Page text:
Tetracycline-inhibited ribosome profiling (TetRP) provides a powerful new experimental tool for comprehensive genome-wide identification of translation initiation sites in bacteria. We validated TetRP by confirming the translation start sites of protein-coding genes in accordance with the 2006 version of Escherichia coli K-12 annotation record (GenBank U000962) and found ∼150 new start sites within 60 nucleotides of the annotated site. This analysis revealed 72 per cent of the genes whose initiation site annotations were changed from the 2006 GenBank record to the newer 2014 annotation record (GenBank U000963), indicating a high sensitivity. Also, results from reporter fusion and proteomics of N-terminally enriched peptides showed high specificity of the TetRP results. In addition, we discovered over 300 translation start sites within non-coding, intergenic regions of the genome, using a threshold that retains ∼2,000 known coding genes. While some appear to correspond to pseudogenes, others may encode small peptides or have previously unforeseen roles. In summary, we showed that ribosome profiling upon translation inhibition by tetracycline offers a simple, reliable and comprehensive experimental tool for precise annotation of translation start sites of expressed genes in bacteria.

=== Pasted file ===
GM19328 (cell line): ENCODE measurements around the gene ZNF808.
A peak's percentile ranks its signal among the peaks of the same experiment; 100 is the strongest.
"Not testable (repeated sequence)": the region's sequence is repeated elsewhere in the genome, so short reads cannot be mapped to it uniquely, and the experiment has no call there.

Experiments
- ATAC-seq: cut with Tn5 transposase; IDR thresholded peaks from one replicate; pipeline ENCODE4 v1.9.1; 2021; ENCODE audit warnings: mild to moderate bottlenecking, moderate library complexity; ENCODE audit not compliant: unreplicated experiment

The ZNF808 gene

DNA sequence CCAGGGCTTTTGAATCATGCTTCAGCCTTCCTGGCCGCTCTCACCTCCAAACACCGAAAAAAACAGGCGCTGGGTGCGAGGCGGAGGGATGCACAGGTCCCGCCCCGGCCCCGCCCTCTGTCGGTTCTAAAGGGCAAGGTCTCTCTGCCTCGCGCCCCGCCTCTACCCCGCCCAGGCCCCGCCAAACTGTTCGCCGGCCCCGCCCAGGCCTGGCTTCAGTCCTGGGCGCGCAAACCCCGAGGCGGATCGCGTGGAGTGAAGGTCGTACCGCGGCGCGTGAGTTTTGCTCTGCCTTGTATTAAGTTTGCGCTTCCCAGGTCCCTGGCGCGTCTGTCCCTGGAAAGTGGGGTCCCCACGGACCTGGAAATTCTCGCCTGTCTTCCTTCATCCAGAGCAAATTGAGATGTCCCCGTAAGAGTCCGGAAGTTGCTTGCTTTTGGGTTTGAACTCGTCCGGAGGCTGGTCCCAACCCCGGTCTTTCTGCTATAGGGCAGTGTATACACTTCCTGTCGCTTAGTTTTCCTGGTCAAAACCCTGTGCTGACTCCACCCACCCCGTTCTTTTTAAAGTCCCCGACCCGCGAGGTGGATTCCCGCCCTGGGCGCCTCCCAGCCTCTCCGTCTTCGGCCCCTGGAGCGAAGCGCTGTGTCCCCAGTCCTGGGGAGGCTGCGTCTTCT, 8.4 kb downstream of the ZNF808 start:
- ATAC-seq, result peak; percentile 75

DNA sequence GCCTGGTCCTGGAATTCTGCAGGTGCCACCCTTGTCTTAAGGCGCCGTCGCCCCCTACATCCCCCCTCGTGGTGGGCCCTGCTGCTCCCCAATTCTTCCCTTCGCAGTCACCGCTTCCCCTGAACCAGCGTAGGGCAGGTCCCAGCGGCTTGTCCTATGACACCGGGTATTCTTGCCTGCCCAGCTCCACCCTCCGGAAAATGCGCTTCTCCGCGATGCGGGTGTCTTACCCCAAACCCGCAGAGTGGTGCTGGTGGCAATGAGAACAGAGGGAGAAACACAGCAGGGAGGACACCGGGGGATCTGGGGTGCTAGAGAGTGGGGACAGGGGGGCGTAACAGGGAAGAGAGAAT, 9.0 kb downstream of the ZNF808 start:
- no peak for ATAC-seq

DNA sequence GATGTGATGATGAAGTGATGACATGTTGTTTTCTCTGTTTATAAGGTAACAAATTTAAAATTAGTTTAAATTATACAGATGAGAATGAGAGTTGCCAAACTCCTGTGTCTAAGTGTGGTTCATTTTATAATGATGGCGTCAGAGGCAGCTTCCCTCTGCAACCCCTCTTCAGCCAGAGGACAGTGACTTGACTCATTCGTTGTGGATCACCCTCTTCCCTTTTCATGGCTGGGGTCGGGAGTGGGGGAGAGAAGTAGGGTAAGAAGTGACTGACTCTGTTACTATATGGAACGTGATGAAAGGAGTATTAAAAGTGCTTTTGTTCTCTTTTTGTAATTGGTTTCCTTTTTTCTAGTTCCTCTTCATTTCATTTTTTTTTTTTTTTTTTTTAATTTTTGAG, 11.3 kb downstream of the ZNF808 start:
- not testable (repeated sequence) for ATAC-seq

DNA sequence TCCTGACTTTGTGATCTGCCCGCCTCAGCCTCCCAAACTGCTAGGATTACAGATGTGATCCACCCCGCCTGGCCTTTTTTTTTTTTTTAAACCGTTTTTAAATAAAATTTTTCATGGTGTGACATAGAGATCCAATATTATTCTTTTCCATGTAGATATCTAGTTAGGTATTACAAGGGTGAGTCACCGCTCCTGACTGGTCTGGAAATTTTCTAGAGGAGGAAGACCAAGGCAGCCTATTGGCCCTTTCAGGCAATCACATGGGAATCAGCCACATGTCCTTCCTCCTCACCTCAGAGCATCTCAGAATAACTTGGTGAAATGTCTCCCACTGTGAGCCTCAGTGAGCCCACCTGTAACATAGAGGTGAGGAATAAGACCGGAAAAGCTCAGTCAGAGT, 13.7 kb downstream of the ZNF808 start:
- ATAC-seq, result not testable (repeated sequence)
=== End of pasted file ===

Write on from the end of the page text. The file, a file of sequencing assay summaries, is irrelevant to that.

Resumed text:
Keywords: N-terminal; TetRP; genome annotation; ribosome profiling; translation initiation.
© The Author 2016. Published by Oxford University Press on behalf of Kazusa DNA Research Institute.